Dear Open Letter editor at McSweeney’s Online,
Thank you for taking the time to read my recent submission, AN OPEN LETTER TO SOME OF MY FORMER STUDENTS, written on a whim after a less-than-inspiring day in the classroom. No, there were no riots and I didn't have to disarm a rogue gunmen. For me, it was just another day--rapping about theropod evolution and why John Boehner is the devil.
Since I usually don’t have content for my blog, I posted the letter and shared it on Facebook. Some people left inspirational comments even though that really wasn’t my intent--I wasn't fishing for attention or anything. Maybe they were just being nice or looking for something to keep them out of Farmville. And next morning the letter kind of went away like a Shamrock Shake in April.
A few days later I got a tweet with a link to McSweeney’s Internet Tendency: OPEN LETTERS TO PEOPLE OR ENTITIES WHO ARE UNLIKELY TO RESPOND and thought, 'I didn't know such a thing existed,' and ‘Heck, I have an open letter’ and decided to send it in like I would any other submission. Then I patted myself on the back and celebrated with a few PBRs while shopping for artisanal jeans online.
Since submitting that letter--and receiving its subsequent rejection--I’ve taken the time to peruse the open letters that McSweeney’s has published and quickly noticed several differences between those letters and my rejected letter. Now I see, albeit a little too late (and much to my own embarrassment,) why my letter was rejected.
First and foremost, my open letter lacked any references to The Shins, Seven Jeans, fixies or any other culture tag that would let readers know I’m a devout follower of Stuff White People Like without having to show them my ironic Goonies tattoo. I now know that culture tags like these let people see the difference between serious subject matter and an ironic one. Since my open letter was about education, I could’ve referenced Precious: Based on the Novel Push by Sapphire, or Dangerous Minds, which would’ve let me make a funny Coolio aside.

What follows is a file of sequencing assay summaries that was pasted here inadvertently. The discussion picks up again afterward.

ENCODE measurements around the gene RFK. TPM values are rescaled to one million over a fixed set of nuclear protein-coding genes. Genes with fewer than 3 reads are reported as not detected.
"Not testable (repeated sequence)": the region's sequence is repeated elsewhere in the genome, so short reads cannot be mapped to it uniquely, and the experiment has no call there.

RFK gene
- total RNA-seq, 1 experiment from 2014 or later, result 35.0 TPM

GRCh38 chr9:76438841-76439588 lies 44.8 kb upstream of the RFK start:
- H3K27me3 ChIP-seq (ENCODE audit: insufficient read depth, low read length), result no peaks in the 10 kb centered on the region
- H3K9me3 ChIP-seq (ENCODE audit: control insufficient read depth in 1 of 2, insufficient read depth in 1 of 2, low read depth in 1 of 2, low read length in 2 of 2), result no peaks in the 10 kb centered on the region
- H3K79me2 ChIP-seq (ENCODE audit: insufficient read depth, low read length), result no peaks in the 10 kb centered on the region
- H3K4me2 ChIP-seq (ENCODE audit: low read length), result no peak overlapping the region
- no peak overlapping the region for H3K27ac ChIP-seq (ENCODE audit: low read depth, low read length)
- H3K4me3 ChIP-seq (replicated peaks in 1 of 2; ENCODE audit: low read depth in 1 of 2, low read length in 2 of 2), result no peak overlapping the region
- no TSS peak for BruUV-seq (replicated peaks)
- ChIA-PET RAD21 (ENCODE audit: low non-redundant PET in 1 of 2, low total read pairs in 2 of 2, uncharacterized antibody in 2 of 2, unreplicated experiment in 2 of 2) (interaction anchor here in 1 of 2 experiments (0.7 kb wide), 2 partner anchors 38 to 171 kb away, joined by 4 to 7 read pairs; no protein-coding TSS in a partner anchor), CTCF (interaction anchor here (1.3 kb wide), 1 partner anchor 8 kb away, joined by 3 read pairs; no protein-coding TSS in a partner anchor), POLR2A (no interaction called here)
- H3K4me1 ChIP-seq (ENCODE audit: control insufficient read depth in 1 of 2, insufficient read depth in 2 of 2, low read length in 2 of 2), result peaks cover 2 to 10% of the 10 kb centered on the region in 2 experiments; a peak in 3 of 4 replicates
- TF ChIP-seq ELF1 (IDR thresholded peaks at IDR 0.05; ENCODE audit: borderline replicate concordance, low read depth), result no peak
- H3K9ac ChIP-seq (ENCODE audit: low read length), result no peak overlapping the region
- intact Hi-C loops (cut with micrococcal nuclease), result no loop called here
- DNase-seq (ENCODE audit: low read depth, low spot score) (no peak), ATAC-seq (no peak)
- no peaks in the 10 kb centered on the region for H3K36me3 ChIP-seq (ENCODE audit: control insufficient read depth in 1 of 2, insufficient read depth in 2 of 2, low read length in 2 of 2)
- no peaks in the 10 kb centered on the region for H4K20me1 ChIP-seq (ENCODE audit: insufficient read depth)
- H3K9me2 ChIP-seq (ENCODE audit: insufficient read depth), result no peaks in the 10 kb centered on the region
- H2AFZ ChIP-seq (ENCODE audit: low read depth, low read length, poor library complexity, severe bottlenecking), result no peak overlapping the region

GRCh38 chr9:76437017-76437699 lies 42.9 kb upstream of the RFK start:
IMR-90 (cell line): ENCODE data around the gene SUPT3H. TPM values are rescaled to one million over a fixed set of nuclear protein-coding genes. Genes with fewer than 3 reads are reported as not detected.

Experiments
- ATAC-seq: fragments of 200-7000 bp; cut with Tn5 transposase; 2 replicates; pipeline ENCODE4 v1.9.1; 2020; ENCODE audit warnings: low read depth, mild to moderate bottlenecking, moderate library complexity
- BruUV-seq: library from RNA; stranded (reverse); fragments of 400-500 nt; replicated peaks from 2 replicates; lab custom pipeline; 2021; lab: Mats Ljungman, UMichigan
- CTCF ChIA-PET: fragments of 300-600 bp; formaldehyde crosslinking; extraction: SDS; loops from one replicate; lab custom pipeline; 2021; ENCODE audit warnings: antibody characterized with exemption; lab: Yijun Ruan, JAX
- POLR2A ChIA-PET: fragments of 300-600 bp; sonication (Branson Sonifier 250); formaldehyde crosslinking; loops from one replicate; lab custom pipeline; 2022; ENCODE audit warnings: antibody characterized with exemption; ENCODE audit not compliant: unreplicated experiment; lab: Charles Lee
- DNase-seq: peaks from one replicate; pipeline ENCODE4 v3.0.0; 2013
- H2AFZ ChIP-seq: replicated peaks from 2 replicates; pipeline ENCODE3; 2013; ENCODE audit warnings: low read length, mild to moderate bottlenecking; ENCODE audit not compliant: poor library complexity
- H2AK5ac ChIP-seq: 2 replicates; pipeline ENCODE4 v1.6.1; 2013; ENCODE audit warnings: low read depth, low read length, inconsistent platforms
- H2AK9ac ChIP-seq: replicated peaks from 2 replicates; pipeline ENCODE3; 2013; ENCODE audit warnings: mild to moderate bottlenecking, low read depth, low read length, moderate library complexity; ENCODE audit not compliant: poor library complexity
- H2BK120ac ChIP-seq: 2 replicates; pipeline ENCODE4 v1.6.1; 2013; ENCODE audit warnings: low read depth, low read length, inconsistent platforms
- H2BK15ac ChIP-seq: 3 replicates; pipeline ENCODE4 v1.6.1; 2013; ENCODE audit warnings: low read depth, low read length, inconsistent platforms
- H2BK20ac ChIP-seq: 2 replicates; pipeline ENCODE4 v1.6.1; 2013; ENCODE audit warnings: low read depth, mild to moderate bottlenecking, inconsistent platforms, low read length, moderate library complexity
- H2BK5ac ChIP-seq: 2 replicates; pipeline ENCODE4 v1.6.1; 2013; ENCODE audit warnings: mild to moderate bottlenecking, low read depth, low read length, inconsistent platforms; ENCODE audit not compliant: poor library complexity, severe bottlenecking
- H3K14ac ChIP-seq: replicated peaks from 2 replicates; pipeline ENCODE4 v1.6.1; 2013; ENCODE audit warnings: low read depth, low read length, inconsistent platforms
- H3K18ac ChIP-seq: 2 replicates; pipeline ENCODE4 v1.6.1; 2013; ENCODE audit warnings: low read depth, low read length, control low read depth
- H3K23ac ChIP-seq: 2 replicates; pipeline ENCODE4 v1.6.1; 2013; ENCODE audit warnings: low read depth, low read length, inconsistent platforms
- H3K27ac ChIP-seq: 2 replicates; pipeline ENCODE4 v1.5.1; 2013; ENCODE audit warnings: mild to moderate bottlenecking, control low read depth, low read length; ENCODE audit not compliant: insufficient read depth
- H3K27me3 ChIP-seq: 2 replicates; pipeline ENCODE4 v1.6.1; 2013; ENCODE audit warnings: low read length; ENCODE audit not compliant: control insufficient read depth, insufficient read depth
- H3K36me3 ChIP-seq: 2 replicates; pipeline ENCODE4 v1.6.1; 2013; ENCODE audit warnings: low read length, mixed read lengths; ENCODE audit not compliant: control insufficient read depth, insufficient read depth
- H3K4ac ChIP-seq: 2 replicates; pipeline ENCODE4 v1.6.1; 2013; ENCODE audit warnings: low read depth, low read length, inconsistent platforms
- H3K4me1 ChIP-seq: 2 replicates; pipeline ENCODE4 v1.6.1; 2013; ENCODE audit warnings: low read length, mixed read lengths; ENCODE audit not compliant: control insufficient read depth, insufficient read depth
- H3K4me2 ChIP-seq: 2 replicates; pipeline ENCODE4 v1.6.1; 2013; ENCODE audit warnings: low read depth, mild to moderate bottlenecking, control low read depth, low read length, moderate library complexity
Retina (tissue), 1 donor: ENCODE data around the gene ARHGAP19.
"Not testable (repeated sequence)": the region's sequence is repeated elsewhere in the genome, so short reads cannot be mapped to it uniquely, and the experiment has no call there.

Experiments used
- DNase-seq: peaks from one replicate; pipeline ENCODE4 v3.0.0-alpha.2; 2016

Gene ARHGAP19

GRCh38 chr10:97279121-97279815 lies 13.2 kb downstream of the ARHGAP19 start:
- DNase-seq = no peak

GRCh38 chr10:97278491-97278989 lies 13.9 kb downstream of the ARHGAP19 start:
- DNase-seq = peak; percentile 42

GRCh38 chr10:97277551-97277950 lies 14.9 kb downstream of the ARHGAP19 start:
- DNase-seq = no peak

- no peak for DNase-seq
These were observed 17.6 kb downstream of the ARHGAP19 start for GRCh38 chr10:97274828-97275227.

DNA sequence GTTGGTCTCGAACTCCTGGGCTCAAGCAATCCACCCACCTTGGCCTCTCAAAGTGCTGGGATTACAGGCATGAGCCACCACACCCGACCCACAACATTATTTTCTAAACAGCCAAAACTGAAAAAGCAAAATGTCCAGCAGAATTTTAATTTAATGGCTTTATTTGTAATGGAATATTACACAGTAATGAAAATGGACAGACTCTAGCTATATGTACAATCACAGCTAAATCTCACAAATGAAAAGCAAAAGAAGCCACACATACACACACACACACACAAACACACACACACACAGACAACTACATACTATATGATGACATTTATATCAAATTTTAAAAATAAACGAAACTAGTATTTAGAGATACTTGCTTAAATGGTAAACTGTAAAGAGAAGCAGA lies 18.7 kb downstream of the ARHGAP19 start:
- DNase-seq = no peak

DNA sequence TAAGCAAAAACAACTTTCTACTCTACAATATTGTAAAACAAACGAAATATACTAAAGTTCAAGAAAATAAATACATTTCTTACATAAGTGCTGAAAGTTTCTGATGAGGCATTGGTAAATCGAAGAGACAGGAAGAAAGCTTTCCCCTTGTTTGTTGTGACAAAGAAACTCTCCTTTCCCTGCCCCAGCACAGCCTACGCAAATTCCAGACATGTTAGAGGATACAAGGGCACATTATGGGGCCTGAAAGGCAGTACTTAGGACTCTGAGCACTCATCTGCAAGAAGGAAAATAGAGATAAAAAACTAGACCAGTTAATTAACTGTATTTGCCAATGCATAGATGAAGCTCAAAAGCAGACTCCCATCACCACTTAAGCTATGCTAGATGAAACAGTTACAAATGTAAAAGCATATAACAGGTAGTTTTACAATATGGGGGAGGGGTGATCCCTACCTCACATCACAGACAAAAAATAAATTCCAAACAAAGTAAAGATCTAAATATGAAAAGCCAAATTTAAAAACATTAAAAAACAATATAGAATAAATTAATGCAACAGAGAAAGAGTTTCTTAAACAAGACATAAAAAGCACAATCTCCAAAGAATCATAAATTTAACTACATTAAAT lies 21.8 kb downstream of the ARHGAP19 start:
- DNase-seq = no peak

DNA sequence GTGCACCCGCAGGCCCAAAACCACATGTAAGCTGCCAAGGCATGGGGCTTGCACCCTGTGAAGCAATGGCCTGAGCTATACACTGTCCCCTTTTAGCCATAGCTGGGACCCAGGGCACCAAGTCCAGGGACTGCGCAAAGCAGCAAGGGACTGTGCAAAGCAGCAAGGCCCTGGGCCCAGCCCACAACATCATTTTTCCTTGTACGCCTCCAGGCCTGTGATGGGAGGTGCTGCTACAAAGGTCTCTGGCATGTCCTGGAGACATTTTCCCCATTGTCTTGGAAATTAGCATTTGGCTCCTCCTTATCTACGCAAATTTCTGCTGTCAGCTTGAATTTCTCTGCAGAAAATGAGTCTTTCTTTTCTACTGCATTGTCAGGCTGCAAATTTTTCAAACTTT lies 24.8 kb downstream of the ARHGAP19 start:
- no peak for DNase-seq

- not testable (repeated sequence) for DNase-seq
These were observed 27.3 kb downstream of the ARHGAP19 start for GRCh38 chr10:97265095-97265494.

In my letter I also failed to make any obvious nods to pumpkin spice lattes or Big Macs or any other consumerist icon that hipsters openly hate but secretly purchase. In an H&M dressing room I overheard a rumor that there’s an online list of things that are universally loathed by hipsters that’s updated pretty regularly, but nobody will send me a link. I'll just have to use my best judgement and hope I get a few right. And I'll also bring up Wilco, and how I went to see them in Pittsburgh back in April to establish my cred, and how going to a Wilco show is superior to going to a Dave Matthews Band show, unless it's to mock them in some way. If anybody questions Wilco's legitimacy, I'll just mention Nels Cline effects rack and they'll be like, Yeah, you're right."
If I do ever get the courage to submit again, I plan on writing several tangential observations about drunken Dollar Store purchases and microbrews, and using lots of italics à-la your unofficial style guide. And before I forget--you thought I’d forgotten to interact with the reader, right?
Speaking of non sequiturs, I have to name-drop my boy, Carnegie. He plays dobro in a string band that gigs at the bowling alley up in Brentwood where they have the duckpins on Thursdays.
To be honest, I really just want to get into McSweeney’s so I can call myself a real writer, and this is the easiest way I know how. Maybe you can give me Dave Eggers email address?
Jason Jack Miller